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The supremacy of the law of family should not be forgotten. We come under the dominion of this law at the very moment of birth; we thus continue for a certain period, whether we will or no. Long after infancy has ceased, the general obligations of parent and child may continue; for these last through life. Again, we subject ourselves by marriage to a law of family; this time to find our responsibilities still further enlarged. And although the voluntary act of two parties brings them within the law, they cannot voluntarily retreat when so minded. To an unusual extent, therefore, is the law of family above, and independent of, the individual. Society provides the home; public policy fashions the system; and it remains for each one of us to accustom himself to rules which are, and must be, arbitrary.

So is the law of family universal in its adaptation. It deals directly with the individual. Its provisions are for man and woman; not for corporations or business firms. The ties of wife and child are for all classes and conditions; neither rank, wealth, nor social influence weighs heavily in the scales. To every one public law assigns a home or domicile; and this domicile determines not only the status, capacities, and rights of the person, but also his title to personal property. There is the political domicile, which limits the exercise of political rights. There is the forensic domicile, upon which is founded the jurisdiction of the courts. There is the civil domicile, which is acquired by residence and continuance in a certain place. The place of birth determines the domicile in the first instance; and one continues until another is properly chosen. The domicile of the wife follows that of the husband; the domicile of the infant may be changed by the parent. Thus does the law of domicile conform to the law of nature.

§ 4. Law of Husband and Wife now in a Transition State; Various Property Schemes Stated. The most interesting and important of the domestic relations is that of husband and wife. The law of England and the United States, on this topic, is now undergoing a remarkable change; and so unsettled are its principles at the present time, with reference to the rights and obligations of the married pair, that the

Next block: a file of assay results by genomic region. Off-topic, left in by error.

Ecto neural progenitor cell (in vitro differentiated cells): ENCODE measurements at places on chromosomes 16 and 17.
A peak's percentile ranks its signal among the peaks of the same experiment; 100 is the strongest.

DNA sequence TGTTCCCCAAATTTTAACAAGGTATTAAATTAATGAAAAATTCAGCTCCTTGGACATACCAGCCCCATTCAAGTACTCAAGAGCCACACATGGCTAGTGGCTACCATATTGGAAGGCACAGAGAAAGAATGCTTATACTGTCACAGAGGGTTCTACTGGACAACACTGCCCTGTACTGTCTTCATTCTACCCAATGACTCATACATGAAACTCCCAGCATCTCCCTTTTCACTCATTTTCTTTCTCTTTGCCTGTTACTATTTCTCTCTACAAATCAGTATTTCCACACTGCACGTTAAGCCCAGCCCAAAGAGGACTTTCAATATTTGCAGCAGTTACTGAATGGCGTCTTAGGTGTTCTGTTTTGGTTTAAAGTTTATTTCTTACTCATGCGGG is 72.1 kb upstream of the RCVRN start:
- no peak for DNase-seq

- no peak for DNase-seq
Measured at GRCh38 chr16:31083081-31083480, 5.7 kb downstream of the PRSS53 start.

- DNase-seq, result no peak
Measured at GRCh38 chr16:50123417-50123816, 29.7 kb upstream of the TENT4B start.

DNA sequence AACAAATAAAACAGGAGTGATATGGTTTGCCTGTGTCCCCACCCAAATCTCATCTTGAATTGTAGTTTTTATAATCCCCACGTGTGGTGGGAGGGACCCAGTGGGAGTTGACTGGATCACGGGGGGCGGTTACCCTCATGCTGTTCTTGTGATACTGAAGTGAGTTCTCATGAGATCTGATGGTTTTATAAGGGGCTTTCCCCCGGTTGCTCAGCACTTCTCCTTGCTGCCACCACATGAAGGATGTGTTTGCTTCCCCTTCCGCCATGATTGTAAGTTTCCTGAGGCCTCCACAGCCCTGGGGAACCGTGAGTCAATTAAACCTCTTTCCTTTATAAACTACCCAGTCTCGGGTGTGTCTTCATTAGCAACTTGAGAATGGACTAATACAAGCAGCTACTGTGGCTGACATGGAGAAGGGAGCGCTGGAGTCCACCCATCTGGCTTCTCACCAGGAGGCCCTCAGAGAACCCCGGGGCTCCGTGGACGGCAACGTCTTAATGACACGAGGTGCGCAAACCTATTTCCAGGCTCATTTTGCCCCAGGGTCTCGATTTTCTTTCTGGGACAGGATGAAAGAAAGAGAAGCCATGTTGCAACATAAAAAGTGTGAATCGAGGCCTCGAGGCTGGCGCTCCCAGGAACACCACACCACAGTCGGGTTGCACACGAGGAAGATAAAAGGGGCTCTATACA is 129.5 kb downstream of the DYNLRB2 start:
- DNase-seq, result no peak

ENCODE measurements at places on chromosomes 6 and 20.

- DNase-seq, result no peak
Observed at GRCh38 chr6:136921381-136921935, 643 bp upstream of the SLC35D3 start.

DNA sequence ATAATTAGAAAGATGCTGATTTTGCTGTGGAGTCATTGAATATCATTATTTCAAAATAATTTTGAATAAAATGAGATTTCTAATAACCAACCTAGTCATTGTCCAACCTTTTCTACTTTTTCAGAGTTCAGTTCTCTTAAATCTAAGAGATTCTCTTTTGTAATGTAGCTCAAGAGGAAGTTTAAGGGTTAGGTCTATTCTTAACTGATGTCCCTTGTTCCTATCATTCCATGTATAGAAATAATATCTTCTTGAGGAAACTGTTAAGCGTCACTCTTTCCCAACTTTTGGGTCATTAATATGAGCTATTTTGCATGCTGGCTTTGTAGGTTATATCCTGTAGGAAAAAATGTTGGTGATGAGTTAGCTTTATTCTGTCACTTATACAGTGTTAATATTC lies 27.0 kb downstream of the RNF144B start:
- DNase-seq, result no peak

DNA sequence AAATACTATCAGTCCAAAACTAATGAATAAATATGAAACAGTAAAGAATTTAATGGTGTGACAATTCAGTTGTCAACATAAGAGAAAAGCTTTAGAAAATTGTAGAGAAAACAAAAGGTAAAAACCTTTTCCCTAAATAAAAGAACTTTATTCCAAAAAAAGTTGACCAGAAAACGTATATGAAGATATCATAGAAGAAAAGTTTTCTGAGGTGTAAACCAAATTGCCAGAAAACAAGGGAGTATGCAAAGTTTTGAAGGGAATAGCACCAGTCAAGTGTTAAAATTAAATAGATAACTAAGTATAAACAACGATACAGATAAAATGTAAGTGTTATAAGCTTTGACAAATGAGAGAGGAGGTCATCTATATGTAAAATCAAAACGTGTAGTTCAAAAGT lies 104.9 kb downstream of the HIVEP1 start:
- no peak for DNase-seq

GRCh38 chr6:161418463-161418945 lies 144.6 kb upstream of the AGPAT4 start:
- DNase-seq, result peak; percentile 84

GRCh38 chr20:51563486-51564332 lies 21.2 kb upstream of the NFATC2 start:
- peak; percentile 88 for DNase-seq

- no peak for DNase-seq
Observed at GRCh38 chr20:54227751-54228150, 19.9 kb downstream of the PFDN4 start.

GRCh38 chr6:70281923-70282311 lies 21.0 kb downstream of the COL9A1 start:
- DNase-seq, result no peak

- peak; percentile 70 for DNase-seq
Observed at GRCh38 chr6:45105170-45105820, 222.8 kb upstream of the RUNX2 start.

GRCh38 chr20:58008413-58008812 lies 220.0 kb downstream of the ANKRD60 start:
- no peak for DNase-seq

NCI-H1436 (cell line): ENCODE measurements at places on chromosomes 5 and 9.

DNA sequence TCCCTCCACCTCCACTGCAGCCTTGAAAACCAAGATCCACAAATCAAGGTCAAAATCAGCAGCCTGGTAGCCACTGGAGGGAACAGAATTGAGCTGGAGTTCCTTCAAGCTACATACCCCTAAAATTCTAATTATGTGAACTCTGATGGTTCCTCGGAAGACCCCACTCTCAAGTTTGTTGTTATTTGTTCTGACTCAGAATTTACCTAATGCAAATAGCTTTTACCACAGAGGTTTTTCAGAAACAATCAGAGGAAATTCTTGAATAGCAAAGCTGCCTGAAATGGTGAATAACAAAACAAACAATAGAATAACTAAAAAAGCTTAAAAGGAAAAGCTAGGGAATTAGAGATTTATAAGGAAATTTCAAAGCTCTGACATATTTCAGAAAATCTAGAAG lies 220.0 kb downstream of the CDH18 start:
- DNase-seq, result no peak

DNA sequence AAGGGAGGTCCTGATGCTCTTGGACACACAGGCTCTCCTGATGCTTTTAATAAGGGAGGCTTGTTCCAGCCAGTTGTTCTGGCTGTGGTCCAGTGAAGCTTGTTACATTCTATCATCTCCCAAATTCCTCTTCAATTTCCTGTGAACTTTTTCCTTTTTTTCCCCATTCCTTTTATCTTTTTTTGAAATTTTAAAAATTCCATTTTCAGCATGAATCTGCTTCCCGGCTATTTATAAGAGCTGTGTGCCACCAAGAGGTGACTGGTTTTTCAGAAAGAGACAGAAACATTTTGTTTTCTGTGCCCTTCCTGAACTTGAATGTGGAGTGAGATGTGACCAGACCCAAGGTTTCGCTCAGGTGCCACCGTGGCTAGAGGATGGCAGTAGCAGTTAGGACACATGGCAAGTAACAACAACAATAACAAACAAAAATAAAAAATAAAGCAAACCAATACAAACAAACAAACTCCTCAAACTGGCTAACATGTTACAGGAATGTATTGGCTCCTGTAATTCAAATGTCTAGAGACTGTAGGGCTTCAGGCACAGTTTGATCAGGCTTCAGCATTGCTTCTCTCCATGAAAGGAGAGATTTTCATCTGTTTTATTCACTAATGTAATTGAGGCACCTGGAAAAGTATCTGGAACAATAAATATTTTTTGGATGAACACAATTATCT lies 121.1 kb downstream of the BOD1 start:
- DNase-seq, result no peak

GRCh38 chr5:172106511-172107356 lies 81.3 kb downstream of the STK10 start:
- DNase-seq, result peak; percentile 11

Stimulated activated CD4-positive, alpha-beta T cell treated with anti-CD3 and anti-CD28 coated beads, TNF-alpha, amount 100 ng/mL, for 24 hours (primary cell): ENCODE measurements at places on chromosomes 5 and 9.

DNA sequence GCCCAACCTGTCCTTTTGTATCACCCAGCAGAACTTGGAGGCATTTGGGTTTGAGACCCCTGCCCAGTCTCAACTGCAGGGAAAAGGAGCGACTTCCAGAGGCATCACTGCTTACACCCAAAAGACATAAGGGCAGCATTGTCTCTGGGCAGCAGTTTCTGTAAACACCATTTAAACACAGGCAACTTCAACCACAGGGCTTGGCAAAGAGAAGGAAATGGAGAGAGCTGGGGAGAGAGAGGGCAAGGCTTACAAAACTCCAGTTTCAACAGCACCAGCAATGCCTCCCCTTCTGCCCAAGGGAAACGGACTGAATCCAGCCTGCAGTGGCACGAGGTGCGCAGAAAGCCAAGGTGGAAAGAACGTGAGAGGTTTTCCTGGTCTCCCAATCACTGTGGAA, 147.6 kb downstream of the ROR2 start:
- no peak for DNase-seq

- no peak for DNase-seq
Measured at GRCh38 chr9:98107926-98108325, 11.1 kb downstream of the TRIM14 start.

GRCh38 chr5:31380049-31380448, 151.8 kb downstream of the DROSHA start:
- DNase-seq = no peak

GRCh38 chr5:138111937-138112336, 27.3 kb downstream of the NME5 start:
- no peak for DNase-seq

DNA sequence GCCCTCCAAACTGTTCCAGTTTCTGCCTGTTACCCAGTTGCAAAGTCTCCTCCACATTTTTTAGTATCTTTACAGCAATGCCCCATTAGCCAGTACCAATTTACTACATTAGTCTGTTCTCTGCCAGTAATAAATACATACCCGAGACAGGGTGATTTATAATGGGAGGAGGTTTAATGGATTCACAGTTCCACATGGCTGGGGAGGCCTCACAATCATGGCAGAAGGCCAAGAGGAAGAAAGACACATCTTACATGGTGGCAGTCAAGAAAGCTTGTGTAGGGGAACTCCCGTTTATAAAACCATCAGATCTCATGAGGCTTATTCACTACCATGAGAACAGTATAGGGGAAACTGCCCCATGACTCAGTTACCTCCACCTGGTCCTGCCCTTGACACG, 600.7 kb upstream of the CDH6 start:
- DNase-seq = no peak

writer has felt constrained to depart somewhat from the usual plan of law treatises, adopting what might be termed a consecutive or historical arrangement of his materials; since otherwise the subject would furnish to the reader's mind little else than a series of unreconciled contradictions. To show clearly why the later cases conflict with the earlier will at least aid the future legislator and jurist in their efforts to place the law of husband and wife upon a firm and just basis; and meanwhile afford to the practising lawyer all the assistance which he can reasonably expect.

This confused state of the law of husband and wife is exhibited in a contest still going on between two opposing schemes for adjusting the property rights of the married parties. The one is the common-law scheme; the other resembles that of the civil law. The former is at the basis of our jurisprudence, English and American. The latter has had a powerful influence in modern times, moulding the doctrines of the equity tribunals and shaping recent legislation. Let us examine these schemes separately, and afterwards a third or intermediate scheme, known as that of community.

§ 5. Common-Law Property Scheme. -(1) The commonlaw scheme makes unity in the marriage relation its cardinal point. But to secure this unity the law starts with the assumption that the wife's legal existence becomes suspended or extinguished during the marriage state; it sacrifices her property interests, and places her almost absolutely within her husband's keeping, so far as her civil rights are concerned. Her fortunes pass by marriage into her husband's hands, for temporary or permanent enjoyment, as the case may be; she cannot earn for herself, nor, in general, contract, sue, or be sued in her own right; and this, because she is not, in legal contemplation, a person. The husband loses little or nothing of his own independence by marriage; but in order to distribute the matrimonial burdens with some approach to equality, the law compels him to pay debts on his wife's account, which he never in fact contracted, not only where she is held to be his agent by legal implication, but whenever it happens that she has brought him by marriage outstand

ing debts without the corresponding means of paying them. Husband and wife take certain interests in one another's lands, such as curtesy and dower, which become consummate upon survivorship. In general, their property rights are summarily adjusted by the law with reference rather to precision than principle. On the whole, however, the advantages are with the husband; and he is permitted to lord it over the wife with a somewhat despotic sway; as the old title of this subject-baron and feme-- plainly indicates. The witty observation is not wholly inappropriate, that, in the eye of the common law, husband and wife are one person, and that one is the husband.1

§ 6. Civil-Law Property Scheme. - (2) The civil-law scheme pays little regard to the theoretic unity of a married pair. It looks rather to the personal independence of both husband and wife. Each is to be protected in the enjoyment of property rights. In the most polished ages of Roman jurisprudence we find, therefore, that husband and wife were regarded as distinct persons, with separate rights, and capable of holding distinct and separate estates. The wife was comparatively free from all civil disabilities. She was alone responsible for her own debts; she was competent to sue and be sued on her own contracts; nor could the husband subject her or her property to any liability for his debts or engagements.2